Facing falling oil prices and dire financial straits, oil-dependent governments can take three immediate actions. First, those with large foreign reserves can dip into them, but, with less than $37 billion, Nigeria has no appreciable financial buffers. Second, they can increase domestic oil prices, but the government is unwilling to remove the petroleum subsidy. Lastly, you can reduce government spending. Well, the Minister of Finance, Zainab Ahmed, has warned that the N10.594 trillion ($34.6 billion) 2020 budget, which was based on an average $57 oil price, would be “drastically reduced”. That’s inevitable, although what the government cuts from the budget would be interesting – recurrent or capital expenditure?

 

But President Buhari will also use the oil crisis as an excuse to borrow more. Even before last week’s oil price crash, his government asked the National Assembly for approval to borrow $22.7 bn to fund infrastructure projects. To be sure, the economic rationale for the proposed borrowing and spending sprees is questionable, not least because the proposed projects would have limited impact on economic diversification and growth, and none of them involves critical social expenditure, such as on education and health. But leaving that aside, how sensible is it for a country that faces diminishing earnings from a product that accounts for 96 percent of its export to be massively increasing external borrowings?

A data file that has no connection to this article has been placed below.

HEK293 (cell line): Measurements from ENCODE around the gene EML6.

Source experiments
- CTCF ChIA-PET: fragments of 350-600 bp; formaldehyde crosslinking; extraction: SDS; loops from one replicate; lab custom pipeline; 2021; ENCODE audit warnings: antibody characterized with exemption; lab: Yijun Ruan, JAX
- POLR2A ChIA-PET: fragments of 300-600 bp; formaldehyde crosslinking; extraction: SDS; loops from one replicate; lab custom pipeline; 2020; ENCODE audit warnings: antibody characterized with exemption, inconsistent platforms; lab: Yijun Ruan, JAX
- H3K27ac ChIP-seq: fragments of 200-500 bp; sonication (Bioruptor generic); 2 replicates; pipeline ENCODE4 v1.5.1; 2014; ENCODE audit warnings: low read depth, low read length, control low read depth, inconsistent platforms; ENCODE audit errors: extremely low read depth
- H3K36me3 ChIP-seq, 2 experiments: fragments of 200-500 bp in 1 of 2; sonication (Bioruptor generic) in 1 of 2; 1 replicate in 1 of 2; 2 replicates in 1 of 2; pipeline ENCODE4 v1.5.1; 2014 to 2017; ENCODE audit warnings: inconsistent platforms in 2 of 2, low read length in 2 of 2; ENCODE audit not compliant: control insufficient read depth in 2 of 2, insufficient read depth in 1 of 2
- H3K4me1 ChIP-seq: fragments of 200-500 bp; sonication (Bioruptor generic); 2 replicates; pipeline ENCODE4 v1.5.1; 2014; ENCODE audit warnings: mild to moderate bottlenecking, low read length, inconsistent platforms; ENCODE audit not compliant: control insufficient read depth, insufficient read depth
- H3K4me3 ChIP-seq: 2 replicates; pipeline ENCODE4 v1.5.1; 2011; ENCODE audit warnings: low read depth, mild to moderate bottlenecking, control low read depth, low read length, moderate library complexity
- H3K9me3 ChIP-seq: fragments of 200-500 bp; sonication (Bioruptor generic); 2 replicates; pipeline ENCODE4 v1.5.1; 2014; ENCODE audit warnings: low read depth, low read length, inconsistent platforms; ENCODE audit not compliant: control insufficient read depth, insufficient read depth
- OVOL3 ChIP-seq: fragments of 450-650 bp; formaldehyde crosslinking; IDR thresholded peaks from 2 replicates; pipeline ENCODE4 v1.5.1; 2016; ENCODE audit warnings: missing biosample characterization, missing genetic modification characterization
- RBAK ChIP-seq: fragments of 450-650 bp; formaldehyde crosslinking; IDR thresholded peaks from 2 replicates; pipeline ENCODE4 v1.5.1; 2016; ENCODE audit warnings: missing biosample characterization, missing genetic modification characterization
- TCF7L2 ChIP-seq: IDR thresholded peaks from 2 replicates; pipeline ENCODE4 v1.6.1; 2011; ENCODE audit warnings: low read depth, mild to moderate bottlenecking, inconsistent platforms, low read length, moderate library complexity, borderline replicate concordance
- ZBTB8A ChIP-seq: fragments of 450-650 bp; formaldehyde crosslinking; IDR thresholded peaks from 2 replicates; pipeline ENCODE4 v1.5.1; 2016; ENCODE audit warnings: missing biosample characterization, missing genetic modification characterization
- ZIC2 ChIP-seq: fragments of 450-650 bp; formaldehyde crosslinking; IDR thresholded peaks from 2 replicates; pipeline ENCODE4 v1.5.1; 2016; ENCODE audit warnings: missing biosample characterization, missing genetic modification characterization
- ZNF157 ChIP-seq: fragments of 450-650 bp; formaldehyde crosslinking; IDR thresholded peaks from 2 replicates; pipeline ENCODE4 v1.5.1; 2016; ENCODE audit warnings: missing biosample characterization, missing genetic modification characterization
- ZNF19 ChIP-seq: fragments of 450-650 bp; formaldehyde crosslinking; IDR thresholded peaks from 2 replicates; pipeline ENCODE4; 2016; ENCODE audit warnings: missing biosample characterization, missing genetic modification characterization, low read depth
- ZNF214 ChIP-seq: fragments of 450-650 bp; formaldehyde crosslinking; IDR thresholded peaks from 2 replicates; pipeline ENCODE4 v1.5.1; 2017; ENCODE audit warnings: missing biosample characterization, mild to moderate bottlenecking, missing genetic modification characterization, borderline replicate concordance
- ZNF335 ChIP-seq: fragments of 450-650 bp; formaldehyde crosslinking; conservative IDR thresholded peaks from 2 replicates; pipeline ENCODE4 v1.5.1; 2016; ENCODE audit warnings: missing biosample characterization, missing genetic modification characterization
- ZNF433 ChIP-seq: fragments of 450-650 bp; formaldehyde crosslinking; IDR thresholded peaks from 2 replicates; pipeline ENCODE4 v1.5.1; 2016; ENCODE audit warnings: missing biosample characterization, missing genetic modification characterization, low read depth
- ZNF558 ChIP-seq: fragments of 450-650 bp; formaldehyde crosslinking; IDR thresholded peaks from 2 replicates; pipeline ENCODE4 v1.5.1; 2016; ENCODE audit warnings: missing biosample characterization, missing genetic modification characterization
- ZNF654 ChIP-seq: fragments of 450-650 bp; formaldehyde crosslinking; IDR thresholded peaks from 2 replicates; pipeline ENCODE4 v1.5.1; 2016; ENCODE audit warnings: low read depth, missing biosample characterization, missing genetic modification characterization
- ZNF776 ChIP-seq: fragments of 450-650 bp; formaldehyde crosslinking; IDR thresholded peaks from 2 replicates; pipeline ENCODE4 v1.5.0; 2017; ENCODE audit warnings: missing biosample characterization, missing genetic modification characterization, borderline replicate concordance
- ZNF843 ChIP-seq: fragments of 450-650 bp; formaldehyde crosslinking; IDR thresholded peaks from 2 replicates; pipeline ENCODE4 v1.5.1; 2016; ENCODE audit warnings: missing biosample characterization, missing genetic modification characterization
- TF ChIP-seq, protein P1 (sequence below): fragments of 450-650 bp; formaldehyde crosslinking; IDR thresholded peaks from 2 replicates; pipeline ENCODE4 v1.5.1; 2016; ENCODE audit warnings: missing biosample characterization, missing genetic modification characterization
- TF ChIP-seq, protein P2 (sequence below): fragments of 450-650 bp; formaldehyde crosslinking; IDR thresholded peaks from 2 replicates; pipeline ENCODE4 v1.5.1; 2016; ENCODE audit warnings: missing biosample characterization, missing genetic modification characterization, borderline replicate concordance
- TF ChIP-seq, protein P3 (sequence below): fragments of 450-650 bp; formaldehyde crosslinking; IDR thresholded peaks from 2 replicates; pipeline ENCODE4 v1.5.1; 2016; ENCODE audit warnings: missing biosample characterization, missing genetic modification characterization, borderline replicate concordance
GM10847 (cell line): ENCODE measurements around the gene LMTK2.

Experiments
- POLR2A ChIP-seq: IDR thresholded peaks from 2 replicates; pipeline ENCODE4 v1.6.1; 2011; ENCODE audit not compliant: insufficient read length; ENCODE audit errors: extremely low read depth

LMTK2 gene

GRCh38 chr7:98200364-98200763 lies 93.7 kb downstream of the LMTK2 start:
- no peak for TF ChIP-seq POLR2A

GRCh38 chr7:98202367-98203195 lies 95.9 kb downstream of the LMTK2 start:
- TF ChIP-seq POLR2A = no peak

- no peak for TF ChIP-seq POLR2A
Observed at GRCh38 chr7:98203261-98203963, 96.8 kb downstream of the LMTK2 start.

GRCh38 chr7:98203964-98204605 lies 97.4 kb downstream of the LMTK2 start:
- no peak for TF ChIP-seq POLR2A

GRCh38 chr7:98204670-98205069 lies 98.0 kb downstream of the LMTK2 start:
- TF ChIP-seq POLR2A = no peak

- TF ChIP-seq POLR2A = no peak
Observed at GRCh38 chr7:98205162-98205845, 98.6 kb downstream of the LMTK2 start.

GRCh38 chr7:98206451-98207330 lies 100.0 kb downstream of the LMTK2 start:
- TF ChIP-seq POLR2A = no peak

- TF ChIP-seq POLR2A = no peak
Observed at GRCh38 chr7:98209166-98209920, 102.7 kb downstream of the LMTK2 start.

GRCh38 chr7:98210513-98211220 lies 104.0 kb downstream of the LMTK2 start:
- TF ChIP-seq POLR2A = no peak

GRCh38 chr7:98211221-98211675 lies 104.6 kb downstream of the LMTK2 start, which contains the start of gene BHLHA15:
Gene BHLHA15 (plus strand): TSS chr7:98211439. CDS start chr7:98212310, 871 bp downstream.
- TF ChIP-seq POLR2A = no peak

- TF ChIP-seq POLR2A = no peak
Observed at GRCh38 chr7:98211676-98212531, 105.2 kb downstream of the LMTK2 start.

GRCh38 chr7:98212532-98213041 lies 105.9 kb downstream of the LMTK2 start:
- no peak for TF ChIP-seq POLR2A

The truth is that Nigeria is at the mercy of oil prices. With a production quota of 1.776 million barrels a day, which, according to a recent report, could drop by 35 per cent, Nigeria is too insignificant to drive world oil prices; it is simply subject to the vagaries of the world oil market. Secondly, Nigeria is too irrelevant to shape global oil politics. The key players are Saudi Arabia, Russia and the United States. For instance, the current oil price crash was caused by a powerplay between Saudi Arabia and Russia. Following Russia’s refusal to coordinate production cuts with OPEC, Saudi Arabia retaliated with a “volume war”, threatening to increase crude output from 9.7 million barrels a day to 12.3 million, which would, of course, flood the market with oil and depress its prices.